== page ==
Our Modern Lives

I watched a heart-wrenching National Geographic program on TV the other day.  It was mostly about how we are abusing our planet, sometimes not even realizing it.  One segment of the program documented the plight of a certain type of albatross, whose young are dying of starvation because their stomachs are full of plastic items.  Albatross birds can live for eighty years, but many are dying before they can reach adulthood because their parents are feeding them plastic items that they mistake for food.

I was shocked that an albatross would think plastic items were food, and wondered how so much plastic could end up around the remote location where these birds live.  Plastics pretty much never degrade, so any plastic items that make it to the ocean stay there forever, or until some animal eats them.

One of the scientists on the show was talking about how we’re misusing plastic.  He pointed out that we’re using a material with super longevity as packaging for items that are consumed in moments.  He said we should instead be using plastics for things that need to have very long lifespans, and find other materials to package consumables.  I think he’s right.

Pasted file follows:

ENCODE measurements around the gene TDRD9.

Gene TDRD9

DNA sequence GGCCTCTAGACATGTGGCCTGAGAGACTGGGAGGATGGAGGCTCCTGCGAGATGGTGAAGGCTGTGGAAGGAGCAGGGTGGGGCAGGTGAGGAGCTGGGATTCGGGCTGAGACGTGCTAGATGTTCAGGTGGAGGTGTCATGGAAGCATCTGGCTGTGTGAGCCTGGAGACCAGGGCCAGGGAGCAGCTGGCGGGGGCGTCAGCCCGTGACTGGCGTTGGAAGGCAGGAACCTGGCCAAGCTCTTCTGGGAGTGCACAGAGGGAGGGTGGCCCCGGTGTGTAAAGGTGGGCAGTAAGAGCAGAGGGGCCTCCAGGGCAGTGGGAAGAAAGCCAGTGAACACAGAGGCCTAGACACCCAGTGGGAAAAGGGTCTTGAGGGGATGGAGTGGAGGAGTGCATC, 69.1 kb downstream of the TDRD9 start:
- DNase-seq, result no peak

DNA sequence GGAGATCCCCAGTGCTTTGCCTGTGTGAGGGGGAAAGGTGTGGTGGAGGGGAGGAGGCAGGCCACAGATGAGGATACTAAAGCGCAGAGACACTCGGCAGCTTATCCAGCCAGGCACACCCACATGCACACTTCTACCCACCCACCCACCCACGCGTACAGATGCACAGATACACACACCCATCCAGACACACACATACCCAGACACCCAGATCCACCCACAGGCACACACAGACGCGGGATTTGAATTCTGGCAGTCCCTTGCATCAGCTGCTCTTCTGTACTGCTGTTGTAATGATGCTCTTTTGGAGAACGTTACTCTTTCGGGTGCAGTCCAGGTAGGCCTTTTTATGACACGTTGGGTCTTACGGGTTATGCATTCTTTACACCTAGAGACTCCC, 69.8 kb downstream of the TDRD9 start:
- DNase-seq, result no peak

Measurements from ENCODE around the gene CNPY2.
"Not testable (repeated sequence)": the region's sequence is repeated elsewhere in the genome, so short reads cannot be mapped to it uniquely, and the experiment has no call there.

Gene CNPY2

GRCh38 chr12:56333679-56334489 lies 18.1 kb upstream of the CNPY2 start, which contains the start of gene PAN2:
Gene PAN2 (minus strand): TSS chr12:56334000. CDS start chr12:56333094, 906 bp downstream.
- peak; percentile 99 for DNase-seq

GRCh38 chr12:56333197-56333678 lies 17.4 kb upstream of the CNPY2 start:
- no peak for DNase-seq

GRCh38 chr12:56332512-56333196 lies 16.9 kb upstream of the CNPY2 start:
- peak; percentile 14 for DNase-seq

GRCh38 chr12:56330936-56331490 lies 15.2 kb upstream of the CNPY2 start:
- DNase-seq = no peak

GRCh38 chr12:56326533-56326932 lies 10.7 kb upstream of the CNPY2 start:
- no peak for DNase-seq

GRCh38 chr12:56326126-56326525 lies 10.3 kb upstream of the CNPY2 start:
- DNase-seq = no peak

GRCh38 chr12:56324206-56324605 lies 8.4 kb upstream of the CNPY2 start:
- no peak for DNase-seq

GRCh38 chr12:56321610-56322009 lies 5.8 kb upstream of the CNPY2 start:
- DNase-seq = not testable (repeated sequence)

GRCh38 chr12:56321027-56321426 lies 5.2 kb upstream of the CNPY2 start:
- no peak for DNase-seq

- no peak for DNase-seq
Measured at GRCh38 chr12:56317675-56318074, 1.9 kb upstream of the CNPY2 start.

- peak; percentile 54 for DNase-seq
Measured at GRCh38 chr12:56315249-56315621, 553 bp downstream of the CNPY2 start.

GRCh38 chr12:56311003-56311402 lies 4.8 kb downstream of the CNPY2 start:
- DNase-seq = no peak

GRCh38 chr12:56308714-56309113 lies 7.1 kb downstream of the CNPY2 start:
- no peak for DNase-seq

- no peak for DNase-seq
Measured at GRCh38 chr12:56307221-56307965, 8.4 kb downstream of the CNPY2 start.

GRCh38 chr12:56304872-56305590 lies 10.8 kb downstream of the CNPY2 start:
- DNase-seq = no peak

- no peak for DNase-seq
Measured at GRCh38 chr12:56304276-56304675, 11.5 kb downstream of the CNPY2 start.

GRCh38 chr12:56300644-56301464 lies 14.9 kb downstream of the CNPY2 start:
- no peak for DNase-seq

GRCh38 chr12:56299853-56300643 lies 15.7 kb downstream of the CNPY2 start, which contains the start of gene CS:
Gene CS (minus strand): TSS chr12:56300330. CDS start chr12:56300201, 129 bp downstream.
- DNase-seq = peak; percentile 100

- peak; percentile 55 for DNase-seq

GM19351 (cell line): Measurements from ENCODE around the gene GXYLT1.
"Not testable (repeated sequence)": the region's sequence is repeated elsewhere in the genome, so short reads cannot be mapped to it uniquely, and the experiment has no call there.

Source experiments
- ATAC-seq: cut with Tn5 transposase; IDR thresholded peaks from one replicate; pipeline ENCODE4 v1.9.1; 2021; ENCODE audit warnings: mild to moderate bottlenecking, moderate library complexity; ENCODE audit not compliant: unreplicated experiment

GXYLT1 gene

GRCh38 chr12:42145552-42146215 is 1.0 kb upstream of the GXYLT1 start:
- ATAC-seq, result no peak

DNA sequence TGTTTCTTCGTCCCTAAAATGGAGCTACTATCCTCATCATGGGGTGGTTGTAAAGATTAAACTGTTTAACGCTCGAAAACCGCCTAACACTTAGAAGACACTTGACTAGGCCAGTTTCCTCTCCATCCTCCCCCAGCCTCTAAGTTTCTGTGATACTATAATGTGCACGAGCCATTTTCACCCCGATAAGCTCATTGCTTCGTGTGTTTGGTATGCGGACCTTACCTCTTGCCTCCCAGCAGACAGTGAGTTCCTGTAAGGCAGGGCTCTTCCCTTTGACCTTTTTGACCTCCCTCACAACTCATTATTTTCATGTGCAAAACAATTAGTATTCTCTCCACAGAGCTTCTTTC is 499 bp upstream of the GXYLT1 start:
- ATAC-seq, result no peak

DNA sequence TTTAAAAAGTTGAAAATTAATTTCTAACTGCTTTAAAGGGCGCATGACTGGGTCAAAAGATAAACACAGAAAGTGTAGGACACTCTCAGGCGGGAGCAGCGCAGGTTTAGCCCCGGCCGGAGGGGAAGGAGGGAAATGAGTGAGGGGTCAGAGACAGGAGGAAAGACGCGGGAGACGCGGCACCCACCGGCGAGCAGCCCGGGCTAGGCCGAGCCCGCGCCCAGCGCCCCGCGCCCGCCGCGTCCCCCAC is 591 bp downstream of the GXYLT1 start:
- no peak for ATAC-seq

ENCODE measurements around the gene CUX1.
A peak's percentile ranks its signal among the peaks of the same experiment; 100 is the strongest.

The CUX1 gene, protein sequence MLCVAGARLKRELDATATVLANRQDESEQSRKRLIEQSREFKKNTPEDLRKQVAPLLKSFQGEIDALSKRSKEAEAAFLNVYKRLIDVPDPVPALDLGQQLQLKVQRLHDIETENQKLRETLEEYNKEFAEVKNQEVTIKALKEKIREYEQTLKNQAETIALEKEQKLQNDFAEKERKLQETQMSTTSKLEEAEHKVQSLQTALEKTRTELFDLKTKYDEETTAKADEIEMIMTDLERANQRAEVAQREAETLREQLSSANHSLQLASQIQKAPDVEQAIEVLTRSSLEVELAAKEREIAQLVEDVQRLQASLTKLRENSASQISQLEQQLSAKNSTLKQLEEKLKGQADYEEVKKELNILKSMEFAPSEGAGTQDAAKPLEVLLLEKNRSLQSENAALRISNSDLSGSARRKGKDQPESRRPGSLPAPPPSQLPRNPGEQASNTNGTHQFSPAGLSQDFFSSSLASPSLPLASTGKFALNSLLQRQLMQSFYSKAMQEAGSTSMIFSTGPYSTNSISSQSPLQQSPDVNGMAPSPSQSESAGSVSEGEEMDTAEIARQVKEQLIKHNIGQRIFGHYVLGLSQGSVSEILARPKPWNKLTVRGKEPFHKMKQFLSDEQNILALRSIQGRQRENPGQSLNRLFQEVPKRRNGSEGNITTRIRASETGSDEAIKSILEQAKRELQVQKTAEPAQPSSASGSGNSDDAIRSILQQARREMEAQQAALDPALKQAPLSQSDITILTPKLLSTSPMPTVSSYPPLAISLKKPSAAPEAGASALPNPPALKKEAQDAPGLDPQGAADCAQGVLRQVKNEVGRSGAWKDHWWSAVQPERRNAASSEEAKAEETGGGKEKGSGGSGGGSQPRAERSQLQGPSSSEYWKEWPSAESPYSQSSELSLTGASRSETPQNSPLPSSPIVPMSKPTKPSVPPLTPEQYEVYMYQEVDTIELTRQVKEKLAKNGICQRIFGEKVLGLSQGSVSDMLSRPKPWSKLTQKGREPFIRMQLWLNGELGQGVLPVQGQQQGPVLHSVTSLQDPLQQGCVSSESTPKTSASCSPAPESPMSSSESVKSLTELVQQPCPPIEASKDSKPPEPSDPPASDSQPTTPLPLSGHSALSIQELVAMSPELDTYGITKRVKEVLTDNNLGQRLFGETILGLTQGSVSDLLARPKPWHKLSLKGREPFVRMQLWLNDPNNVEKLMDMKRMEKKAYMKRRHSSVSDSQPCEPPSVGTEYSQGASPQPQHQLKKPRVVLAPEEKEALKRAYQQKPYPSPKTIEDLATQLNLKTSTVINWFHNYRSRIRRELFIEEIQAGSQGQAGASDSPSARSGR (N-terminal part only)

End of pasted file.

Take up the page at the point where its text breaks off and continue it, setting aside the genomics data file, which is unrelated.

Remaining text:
All of this made me think some more about the general concept, a philosophy really, of temporal versus lasting things.  Like the life of a soft drink or a bag of chips, our own lives are brief; yet we neglect eternal concerns, spending all our energies on vanities.  Certainly we have to work to provide for our families and properly manage the lives we’ve been given; but most of us spend all of our time building things that will soon pass away.

I want to spend as much of my time as I can planning for eternity, forwarding the kingdom of God, lest I end this life carrying meaningless works in the packaging of my eternal soul.